The result is that the head of IT is torn between imperatives to build faster while still drawing funds from budgets created annually.

“Sometimes, agile succeeds and it’s able to drive the flywheel of finance, but often finance succeeds and the gears of annual planning cycles will impede upon development activities,” Burris says.

Such practices are at odds with the pressing need to improve customer-facing systems and keep technology current. In a September 2016 Forrester Research report, 63 percent of respondents considered upgrading those customer-facing websites — desktop and mobile — a critical or high priority.

Embrace a start-up mentality

To sync up agility and financial structures, companies must weave in elements of a lean, startup mentality into the fabric of business units within the company. Often, companies should create the titles of chief digital officer or chief innovation officer to start the process of instilling those elements into the culture.

Another strategy to empower innovation is to employ design thinking. This user-centered approach to solving problems focuses on outcomes and employs a minimum viable product with high ROI. Also, consider adopting jump-start development services in the cloud via platform services that use cognitive, analytics, mobile and social.

Companies also need mental and physical space for experimentation. For some companies, that’s an innovation lab. For others, scaled-down solutions are the better option. IBM, for instance, invites enterprises to its Bluemix Garages, which are physical spaces where people can try new ideas without creating a full-blown innovation lab.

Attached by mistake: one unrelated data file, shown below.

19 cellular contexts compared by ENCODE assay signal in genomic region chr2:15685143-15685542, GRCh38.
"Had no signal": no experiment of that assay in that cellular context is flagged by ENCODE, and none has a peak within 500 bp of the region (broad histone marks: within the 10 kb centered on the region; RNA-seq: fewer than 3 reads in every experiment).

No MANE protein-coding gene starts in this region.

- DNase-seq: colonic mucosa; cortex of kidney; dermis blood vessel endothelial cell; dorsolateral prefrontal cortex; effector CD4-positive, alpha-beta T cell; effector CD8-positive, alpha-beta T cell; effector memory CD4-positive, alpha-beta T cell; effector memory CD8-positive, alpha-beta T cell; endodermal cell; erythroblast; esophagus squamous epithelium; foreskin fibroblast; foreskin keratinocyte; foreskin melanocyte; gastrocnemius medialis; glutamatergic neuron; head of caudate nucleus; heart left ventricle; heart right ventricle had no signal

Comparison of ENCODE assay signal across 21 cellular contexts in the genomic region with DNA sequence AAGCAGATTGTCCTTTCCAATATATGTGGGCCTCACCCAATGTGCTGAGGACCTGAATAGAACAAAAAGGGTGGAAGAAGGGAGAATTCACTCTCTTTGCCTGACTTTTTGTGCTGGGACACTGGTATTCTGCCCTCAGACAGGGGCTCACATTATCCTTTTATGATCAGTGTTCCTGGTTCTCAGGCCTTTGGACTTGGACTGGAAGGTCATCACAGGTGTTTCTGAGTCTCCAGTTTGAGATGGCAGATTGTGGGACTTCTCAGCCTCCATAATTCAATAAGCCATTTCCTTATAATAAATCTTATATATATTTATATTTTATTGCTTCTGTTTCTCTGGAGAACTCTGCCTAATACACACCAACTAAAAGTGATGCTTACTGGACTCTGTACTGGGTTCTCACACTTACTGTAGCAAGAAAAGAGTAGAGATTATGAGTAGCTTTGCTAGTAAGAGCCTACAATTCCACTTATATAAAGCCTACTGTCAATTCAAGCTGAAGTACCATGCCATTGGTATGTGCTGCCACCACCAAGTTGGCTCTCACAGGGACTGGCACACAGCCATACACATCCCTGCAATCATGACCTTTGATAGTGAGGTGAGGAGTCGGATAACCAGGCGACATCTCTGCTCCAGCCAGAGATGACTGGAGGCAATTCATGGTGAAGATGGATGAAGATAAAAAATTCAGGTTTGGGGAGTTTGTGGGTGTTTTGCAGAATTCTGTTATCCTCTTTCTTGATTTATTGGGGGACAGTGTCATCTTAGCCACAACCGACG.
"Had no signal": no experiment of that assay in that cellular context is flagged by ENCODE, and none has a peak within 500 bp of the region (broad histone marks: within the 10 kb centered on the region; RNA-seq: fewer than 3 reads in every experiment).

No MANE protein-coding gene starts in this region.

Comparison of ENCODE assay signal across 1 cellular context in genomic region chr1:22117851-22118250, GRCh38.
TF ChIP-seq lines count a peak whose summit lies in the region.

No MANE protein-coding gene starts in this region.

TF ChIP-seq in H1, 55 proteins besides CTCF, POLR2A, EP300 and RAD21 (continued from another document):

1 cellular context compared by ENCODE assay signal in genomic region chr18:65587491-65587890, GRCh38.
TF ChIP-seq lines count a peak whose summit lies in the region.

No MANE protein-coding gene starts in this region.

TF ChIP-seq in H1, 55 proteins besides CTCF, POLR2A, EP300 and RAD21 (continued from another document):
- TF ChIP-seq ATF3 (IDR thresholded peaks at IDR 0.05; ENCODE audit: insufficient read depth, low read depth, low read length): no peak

Budgetary realities often clash with aspirations, notes Dave Bartoletti, principal analyst at Forrester Research. “Although most companies acknowledge that innovation labs are important, they are often tight with funding,” he says.

Innovation labs have the potential to disrupt employees. They can undermine morale and create another divide as some employees are selected for the lab while others get left behind.

“If you pull an innovation team out of your organization and bless them as the cool kids, they get to work on the exciting stuff and everyone else keeps the lights on,” says Bartoletti. One solution is to pair people from traditional development teams with people on the business side.

Whether it’s a garage or an innovation lab, the idea is the same: give employees resources and room to experiment. For enterprises that use technology to iron out inefficiencies, this can be a cultural shift. In an age when every other competitor is also experimenting, it’s also a requirement.

Read this study to learn more about how companies are making use of hybrid cloud as an enabler of innovation.

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Neil Raden

It reminds me of of what Hamel and Prahalad said in “Competing for the Future” 20 years ago, describing the budgeting/planning cycle as a “ritual rain dance.” But more importantly, in their work on strategic intent, they pointed out that western companies focus on trimming their ambitions to match resources and, as a result, search only for advantages they can sustain. By contrast, Japanese corporations leverage resources by accelerating the pace of organizational learning and try to attain seemingly impossible goals. We see both approaches in tech companies, but still predominately the former.